Rise in homelessness applications in Scotland reverses nine-year trend
The number of applications for homelessness status in Scotland has gone up for the first time nine years, according to official figures.
Applications to local authorities rose by 1% to 34,972 between 1 April 2017 and 31 March 2018, the Scottish government said.
It follows an eight-year decline from a peak of 57,672 in 2008-2009.
The Scottish government said it was committed to ending homelessness and rough sleeping for good.
The annual figures also show that during the same period, the number of households living in temporary accommodation has risen at the same rate.
An extra 557 children are living in temporary accommodation compared to last year, the fourth consecutive annual increase.
Graeme Brown, Director of Shelter Scotland, said the "shocking" statistics should start alarm bells ringing in Holyrood.
"Every 18 minutes a household was made homeless in Scotland last year with 34,972 homelessness applications - more than last year.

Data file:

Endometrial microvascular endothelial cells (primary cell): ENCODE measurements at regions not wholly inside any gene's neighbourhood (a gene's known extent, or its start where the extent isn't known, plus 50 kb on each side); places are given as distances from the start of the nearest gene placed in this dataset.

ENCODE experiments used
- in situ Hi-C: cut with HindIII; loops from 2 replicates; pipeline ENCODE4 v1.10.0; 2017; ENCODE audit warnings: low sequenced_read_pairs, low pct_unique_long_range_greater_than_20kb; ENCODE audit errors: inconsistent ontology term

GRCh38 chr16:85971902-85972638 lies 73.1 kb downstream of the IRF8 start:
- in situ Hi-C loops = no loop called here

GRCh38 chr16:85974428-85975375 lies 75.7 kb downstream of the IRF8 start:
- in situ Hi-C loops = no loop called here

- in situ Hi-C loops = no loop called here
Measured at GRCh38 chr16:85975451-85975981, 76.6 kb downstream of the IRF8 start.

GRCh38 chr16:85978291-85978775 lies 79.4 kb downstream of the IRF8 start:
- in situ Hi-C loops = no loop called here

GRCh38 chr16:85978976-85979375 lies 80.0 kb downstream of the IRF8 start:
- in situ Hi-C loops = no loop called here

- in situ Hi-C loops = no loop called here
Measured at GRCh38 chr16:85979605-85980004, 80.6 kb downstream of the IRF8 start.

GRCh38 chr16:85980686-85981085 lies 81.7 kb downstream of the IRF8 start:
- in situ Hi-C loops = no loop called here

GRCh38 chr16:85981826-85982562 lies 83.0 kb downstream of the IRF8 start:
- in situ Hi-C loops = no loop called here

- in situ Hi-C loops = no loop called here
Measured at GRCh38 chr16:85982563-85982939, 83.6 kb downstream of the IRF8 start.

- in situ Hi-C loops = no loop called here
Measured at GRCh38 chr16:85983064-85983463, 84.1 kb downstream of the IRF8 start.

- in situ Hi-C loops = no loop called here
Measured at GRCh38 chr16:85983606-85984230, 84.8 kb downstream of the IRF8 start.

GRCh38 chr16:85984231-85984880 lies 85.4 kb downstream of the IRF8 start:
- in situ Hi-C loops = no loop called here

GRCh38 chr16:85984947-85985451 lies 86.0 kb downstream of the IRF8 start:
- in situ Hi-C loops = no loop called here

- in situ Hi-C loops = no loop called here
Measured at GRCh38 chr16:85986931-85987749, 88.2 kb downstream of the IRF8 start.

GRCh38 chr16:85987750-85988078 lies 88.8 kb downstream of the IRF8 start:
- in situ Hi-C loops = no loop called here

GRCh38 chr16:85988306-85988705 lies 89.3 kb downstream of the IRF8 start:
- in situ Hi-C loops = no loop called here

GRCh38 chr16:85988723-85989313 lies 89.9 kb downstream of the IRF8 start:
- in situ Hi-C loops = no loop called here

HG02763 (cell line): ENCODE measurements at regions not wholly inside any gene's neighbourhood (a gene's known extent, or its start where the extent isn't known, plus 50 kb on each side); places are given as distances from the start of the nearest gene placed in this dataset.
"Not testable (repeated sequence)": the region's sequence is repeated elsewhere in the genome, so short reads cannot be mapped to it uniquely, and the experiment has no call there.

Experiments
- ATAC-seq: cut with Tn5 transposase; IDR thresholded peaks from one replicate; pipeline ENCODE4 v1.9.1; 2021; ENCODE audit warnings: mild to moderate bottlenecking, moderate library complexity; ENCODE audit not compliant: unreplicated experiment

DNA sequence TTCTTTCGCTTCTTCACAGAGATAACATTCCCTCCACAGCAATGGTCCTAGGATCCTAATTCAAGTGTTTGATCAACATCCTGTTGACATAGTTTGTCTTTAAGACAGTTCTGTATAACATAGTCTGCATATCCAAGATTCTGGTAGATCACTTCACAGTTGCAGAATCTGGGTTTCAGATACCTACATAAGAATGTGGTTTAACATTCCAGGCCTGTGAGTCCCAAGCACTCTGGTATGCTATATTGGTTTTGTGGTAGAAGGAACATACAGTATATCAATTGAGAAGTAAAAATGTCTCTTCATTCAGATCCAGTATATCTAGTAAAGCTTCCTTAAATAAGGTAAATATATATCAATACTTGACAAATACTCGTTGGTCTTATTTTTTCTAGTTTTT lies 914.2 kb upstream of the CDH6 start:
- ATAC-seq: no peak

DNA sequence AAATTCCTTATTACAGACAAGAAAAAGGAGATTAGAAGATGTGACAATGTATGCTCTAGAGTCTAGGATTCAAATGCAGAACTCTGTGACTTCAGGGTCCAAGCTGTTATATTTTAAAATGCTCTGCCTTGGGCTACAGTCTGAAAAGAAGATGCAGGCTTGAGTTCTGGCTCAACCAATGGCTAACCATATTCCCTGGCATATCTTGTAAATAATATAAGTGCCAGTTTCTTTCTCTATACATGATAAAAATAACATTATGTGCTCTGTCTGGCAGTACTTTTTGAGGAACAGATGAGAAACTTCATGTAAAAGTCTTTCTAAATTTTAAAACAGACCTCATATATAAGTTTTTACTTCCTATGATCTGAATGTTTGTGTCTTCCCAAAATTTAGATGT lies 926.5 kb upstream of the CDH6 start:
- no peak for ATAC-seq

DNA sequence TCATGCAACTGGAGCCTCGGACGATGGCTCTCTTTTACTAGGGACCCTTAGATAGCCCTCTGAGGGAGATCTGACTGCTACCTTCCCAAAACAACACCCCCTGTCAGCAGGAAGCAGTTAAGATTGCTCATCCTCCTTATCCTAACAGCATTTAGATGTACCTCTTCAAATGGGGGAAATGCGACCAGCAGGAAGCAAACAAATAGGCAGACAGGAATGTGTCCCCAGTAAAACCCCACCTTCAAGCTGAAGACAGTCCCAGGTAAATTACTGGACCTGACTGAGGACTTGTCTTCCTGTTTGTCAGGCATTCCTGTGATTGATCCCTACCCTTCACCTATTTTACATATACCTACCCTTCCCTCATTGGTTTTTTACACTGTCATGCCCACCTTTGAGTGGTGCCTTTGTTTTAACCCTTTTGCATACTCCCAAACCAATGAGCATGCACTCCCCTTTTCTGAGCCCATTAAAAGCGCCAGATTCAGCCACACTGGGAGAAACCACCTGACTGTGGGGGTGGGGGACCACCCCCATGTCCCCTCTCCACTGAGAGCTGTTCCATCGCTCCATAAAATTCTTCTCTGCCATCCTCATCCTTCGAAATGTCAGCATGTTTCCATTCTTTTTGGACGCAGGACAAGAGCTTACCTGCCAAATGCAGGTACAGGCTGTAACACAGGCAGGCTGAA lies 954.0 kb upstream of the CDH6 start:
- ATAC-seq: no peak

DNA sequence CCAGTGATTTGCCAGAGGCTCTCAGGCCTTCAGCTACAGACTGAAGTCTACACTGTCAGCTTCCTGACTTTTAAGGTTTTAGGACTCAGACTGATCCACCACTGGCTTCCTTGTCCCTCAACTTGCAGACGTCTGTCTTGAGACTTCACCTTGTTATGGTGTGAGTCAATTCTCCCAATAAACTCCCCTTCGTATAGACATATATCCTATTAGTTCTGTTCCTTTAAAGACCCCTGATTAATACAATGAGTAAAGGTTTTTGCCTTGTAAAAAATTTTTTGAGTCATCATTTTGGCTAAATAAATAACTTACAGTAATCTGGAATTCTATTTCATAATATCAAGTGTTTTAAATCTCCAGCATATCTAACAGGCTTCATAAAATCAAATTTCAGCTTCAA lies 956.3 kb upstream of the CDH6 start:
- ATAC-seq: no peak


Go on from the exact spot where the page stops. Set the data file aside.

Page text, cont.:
"For the fourth year in a row the number of homeless children living in temporary accommodation has risen - up 9% to 6,615. And people are having to stay longer in temporary accommodation with their lives in limbo."
Mr Brown also warned the figures were "clear evidence" that the good progress made in recent years was now being reversed.
The number of applications in 2017-2018 increased in 17 out of the 32 local authorities in Scotland.
The main reasons for applying to be recorded as homeless have remained largely unchanged in the latest year, with dispute in the household or a relationship breakdown being cited in 30% of all applications.
Housing Minister Kevin Stewart said the figures were a reminder of why preventing homelessness and transforming temporary accommodation would remain a "key priority" for the government.
"Last year we formed a Homelessness and Rough Sleeping Action Group to tackle this issue, as well as homelessness and rough sleeping more widely.
"The group recently set out a number of recommendations on how we can transform the use of temporary accommodation and we will be bringing forwards a programme of work to implement these recommendations, backed up by the £50m Ending Homelessness Together Fund, to drive change and improvement."
Mr Stewart also said that since 2007 the Scottish government had delivered more than 76,500 affordable homes.